A disturbance can be defined as 'any relatively discrete event in time that disrupts ecosystem, community, or population structure and changes resources, substrate availability, or the physical environment' (Pickett and White 1985). Vegetation dynamics are a function of the temporal and spatial patterns of the disturbance regime. Natural disturbance regimes support the highest biological diversity; therefore, forest management practices that most closely mimic natural disturbances are expected to sustain the highest biological diversity within a given area (Denslow 1980). In southern forested wetlands, flooding is the dominant disturbance factor, thus plant species are usually distributed along a gowing-season flood gradient (Franz and Bassas 1977).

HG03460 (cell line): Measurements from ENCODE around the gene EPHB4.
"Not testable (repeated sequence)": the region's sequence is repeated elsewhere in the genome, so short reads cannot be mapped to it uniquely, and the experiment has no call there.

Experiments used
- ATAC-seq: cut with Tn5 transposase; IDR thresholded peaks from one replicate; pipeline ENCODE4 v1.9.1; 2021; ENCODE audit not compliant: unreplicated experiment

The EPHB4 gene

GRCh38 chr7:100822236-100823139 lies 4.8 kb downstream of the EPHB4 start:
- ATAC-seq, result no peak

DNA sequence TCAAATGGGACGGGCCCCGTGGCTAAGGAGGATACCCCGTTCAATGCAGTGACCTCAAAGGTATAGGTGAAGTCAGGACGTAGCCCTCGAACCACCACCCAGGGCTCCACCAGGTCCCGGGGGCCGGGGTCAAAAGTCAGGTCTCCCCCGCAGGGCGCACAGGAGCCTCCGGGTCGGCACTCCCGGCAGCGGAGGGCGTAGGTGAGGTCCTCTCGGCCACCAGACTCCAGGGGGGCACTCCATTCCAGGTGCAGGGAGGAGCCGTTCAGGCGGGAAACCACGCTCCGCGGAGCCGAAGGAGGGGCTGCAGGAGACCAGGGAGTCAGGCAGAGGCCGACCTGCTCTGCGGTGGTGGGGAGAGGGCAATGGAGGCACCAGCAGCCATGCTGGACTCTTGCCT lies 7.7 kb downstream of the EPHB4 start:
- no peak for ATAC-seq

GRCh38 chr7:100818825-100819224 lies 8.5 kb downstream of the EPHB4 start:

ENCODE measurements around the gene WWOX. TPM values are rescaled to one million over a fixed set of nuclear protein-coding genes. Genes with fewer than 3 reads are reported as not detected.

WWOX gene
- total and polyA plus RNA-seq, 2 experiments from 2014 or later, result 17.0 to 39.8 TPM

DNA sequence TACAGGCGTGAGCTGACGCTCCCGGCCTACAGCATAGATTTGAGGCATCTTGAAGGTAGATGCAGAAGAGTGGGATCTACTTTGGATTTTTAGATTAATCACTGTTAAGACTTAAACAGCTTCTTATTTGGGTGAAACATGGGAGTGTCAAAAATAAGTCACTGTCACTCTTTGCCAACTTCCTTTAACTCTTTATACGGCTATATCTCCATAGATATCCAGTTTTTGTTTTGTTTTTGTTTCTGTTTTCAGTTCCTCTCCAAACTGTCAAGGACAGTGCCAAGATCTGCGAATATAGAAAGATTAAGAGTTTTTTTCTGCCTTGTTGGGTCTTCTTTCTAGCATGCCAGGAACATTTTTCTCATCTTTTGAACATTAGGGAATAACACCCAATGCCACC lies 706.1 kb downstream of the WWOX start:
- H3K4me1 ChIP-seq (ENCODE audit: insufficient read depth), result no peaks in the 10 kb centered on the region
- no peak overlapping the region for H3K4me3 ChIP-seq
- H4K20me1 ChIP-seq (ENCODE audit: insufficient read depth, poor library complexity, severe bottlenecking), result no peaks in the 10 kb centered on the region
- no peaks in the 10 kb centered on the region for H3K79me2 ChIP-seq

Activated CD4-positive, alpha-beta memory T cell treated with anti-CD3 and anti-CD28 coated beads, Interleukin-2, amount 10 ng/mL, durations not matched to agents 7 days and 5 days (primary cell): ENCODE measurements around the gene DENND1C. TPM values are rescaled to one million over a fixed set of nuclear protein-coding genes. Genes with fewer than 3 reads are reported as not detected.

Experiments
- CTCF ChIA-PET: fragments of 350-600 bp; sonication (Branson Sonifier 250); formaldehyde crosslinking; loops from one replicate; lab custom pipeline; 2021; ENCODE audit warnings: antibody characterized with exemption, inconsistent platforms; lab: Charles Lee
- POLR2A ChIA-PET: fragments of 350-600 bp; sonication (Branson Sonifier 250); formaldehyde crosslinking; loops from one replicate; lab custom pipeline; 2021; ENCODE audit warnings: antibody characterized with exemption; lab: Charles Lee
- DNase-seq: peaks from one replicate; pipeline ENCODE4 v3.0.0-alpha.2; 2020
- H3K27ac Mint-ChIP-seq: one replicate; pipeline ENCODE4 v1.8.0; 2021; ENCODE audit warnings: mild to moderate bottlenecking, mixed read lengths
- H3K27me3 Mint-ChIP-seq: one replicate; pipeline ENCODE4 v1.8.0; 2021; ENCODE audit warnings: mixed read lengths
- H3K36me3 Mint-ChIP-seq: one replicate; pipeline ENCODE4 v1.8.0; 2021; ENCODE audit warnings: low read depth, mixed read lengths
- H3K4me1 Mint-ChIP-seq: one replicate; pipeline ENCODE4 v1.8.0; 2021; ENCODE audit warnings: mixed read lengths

|Authors||S.L. King, M.K. Burke, T. J. Antrobus, S. Billups|
|Publication Type||Book Chapter|
|Publication Subtype||Book Chapter|
|Series Number||GTR-SRS 38|
|Record Source||USGS Publications Warehouse|
|USGS Organization||National Wetlands Research Center|